What does science tell us about the importance of a good bath to a bird?
The answer: surprisingly little!
A study published in 2009 stated it plainly: “Birds of most species regularly bathe in water, but the function of this behavior is unknown” 1.
This post is about the cool green science of bird baths: what we know and intriguing areas of inquiry for future research.
Rub-a-Dub-Dub, Many Birds in the Tub
Despite the lack of knowledge about the function and importance of baths to birds, we all know that birds (like the rest of us) love having water around for bathing and drinking.
When working with migrant birds in the Yucatan Peninsula, I first began to understand how seriously birds take the business of bathing. We were studying warblers that were typically territorial. These birds frequently engaged in threat postures and even in fights to enforce the boundaries between their exclusive home ranges at our mangrove study sites.
But at a communal bird bath, there was a nightly truce.
Each evening at dusk, in a special spot in the mangroves where a freshwater spring bubbled up from the ground, numerous American redstarts, northern parulas, magnolia warblers, common yellowthroats and yellow warblers took turns bathing.
One by one, they shared this little oasis before going to roost for the night.
Seeing territorial warblers calmly taking turns for a bath tells us that for a bird, having access to water for bathing is worth checking one’s combative tendencies – at least for a few minutes.
Why Birds Take Baths
So, what’s so important about a bath?
The number of relevant scientific articles can be counted on one hand. There are very basic descriptions of the mechanics of bird bathing in North American2 and Australian birds3, an experimental examination of wetting and drying of disembodied feathers4, and a recent pair of studies that experimentally deprived captive starlings of bath water 5,1.
Although the functions of bird bathing aren’t clearly known at this point, these studies suggest that bathing plays an important role in feather maintenance.
Feathers are a bird’s lifeline: they insulate, waterproof and, of course, provide the power of flight.
Feathers get replaced once or twice a year. In the interim, they need to be kept in good condition. The sun, feather-munching mites, bacteria and gradual wear take a toll on feathers. A set of year-old flight feathers look like they’ve been through the ringer: they are frayed and dull.
A good bath may keep those precious feathers in the best condition possible for as long as possible.
Two recent studies on captive starlings have progressed our understanding a bit further. In one paper, Brilot and colleagues hypothesized that depriving a bird of a bath would result in more disheveled feathers and translate into poorer flight performance.
They tested a group of freshly-bathed starlings and a group that had been deprived of a bath for three hours prior to the experiment. The starlings deprived of a bath were clumsier when flying through an obstacle course made of vertically-hung strings, bumping into more strings as they flew.
In their second paper on starlings, the research team examined whether the bath-deprived starlings knew they were clumsier. They did this by presenting bathed and unbathed groups of birds with recordings of starling predator alarm calls – and delicious meal worms – at the same time.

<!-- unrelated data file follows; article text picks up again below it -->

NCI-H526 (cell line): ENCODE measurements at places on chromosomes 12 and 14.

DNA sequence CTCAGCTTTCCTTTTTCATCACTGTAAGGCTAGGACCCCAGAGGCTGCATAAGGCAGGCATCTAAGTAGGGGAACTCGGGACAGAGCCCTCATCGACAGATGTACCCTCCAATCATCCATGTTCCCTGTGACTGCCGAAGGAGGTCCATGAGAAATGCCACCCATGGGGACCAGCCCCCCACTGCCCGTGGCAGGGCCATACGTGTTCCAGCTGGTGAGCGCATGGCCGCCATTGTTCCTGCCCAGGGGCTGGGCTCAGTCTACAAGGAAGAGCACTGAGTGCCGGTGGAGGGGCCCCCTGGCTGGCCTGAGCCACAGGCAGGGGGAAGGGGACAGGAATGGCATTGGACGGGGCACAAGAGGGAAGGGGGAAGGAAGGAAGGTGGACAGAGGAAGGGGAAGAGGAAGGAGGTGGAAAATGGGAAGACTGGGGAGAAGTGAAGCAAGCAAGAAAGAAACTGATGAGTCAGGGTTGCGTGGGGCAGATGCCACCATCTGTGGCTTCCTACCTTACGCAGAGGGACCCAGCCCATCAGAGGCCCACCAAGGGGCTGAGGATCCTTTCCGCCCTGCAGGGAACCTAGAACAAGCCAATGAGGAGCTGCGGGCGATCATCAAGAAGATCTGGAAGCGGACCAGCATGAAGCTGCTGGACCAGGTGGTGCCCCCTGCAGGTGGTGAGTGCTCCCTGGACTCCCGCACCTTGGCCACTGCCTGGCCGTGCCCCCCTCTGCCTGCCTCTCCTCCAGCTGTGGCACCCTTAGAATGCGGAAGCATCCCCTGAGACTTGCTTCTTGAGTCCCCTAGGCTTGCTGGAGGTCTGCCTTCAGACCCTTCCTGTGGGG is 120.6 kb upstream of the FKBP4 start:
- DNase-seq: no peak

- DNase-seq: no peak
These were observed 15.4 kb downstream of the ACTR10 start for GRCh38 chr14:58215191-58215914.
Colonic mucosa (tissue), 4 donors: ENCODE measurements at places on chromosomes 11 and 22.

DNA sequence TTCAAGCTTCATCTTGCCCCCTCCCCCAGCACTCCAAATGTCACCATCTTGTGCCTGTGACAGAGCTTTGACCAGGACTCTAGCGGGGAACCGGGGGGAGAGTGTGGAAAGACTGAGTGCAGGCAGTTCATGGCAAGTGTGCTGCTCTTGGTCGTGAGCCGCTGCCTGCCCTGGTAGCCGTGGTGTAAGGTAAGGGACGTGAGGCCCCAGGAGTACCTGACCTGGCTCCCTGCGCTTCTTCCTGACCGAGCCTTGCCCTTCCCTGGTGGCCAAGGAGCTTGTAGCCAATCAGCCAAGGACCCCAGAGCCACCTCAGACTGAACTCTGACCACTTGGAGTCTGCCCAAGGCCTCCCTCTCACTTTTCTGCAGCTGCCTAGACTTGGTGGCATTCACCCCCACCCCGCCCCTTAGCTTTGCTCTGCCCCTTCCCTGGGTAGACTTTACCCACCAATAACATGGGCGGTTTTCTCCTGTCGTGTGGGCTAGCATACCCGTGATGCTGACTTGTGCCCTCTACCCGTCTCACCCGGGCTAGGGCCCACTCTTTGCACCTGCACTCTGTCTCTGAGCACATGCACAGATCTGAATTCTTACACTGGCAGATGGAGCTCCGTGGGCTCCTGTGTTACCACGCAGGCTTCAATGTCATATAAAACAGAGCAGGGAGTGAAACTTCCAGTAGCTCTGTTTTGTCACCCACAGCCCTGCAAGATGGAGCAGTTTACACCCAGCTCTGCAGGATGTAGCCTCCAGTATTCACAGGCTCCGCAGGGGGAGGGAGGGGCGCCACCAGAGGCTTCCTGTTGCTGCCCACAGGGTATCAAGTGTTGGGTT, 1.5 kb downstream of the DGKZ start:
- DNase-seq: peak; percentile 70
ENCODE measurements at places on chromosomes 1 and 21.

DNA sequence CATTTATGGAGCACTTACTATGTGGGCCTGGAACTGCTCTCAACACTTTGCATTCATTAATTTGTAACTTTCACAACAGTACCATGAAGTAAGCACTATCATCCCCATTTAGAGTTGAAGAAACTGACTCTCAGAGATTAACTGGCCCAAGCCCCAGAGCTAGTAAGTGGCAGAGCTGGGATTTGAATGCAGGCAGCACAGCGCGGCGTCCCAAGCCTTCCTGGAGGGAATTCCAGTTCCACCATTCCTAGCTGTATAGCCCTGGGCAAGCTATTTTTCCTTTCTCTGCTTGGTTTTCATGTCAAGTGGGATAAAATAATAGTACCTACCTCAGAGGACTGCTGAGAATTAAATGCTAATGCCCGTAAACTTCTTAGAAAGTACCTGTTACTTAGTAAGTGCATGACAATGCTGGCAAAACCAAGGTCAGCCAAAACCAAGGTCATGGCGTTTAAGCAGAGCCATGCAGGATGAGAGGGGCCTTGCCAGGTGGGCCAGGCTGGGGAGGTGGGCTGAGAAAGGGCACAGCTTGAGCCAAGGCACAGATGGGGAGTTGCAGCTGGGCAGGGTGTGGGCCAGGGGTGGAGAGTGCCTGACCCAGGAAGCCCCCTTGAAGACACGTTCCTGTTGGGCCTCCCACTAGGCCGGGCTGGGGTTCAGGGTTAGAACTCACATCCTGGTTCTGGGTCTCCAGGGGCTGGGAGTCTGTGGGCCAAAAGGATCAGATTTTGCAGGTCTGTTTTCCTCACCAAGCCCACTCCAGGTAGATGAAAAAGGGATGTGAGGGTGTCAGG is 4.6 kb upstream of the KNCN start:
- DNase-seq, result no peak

The experiment indicated that birds with access to bath water were more willing to let their guard down and feed, despite the recorded call signaling the presence of a predator. The authors suggest that the unbathed birds were more cautious because they were aware that their ability to escape was impaired.
This work tells us that, beyond preserving feathers over the long term, bathing even makes a bird a more agile flier and more adept at escaping predators in the short term.
These studies are helpful, but the function of bathing still eludes us.
How does it make these birds better fliers? Does it help realign the tiny barbs that hold feathers together? Does it help distribute protective oils? Does it improve feather performance in some other way?
This all leaves me wondering about those birds in the Yucatan. Our research was focused on revealing differences in habitat quality among individuals, mainly by measuring the food resources of the birds. We reasoned that more food equaled birds in better condition with a better chance of survival.
But maybe we were ignoring another important aspect of habitat quality – access to bathing water. We see from the starling work that being deprived of a bath could make an unbathed bird easier to catch, so baths might play a role in survival too.
Until we get an answer from science, we will need to rely on common sense and keep those backyard bird baths full.
Preparing Your Backyard Bird Bath
Many of us with bird feeders also have a bird bath to go along with it. Even in the coldest months of the year, I’ve found that birds are eager to take baths.
I recently poured a warm tea kettle of water into my frozen bird bath and there was an instant scrum as the cardinals and white-throated sparrows jockeyed for position around the bath.
A more sophisticated approach to maintaining a bird bath in winter is to use a bird bath heater.
When warmer times come around, a water mister can enhance the backyard bird bathing experience.
Misters keep water fresh and brings a lot more attention to the bird bath. They are a great bird attractor during the spring and summer when people typically aren’t feeding birds.
Although it would be nice to know the exact functions of bird bathing, a lack of scientific knowledge won’t ever get in the way of a good bath.